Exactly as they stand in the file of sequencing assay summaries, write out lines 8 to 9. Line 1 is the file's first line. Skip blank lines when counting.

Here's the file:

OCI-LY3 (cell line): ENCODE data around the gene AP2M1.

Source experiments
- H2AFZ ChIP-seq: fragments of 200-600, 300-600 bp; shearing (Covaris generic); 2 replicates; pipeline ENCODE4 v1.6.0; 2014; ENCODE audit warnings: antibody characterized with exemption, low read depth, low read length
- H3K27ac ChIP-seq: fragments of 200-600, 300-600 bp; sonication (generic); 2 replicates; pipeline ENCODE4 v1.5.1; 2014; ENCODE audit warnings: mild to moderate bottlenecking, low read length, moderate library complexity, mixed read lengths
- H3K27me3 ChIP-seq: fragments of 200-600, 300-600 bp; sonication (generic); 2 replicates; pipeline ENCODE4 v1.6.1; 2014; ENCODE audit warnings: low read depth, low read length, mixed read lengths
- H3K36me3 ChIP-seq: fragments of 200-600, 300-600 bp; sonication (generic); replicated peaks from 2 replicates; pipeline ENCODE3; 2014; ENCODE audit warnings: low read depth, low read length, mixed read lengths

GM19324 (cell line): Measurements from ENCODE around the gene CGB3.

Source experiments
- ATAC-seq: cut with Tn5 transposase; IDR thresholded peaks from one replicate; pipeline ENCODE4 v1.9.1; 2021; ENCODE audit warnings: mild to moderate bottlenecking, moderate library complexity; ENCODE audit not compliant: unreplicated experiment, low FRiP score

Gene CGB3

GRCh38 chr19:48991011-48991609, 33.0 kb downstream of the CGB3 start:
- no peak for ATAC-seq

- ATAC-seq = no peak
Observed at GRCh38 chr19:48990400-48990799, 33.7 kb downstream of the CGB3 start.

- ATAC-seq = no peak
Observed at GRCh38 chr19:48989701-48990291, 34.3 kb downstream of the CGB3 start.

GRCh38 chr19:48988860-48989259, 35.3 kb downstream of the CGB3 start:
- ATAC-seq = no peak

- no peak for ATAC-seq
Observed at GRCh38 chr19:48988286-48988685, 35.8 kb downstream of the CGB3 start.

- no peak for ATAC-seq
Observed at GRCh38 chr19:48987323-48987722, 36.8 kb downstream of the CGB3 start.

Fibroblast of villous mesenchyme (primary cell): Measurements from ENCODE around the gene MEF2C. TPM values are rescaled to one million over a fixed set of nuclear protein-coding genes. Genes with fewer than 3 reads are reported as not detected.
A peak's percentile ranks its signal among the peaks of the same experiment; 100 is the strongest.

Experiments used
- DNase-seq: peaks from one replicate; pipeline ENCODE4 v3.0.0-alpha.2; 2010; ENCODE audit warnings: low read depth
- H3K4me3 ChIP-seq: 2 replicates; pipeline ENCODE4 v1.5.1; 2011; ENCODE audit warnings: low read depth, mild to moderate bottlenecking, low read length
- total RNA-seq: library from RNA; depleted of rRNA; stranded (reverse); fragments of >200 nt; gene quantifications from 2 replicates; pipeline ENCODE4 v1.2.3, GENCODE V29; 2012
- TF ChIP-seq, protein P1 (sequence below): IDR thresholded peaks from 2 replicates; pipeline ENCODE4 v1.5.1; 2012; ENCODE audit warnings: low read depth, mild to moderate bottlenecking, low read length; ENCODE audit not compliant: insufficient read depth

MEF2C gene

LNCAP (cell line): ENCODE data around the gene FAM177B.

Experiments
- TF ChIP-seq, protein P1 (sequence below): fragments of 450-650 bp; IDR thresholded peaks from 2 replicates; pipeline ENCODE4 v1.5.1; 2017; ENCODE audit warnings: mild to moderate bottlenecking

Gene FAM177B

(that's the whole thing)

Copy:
Source experiments
- ATAC-seq: cut with Tn5 transposase; IDR thresholded peaks from one replicate; pipeline ENCODE4 v1.9.1; 2021; ENCODE audit warnings: mild to moderate bottlenecking, moderate library complexity; ENCODE audit not compliant: unreplicated experiment, low FRiP score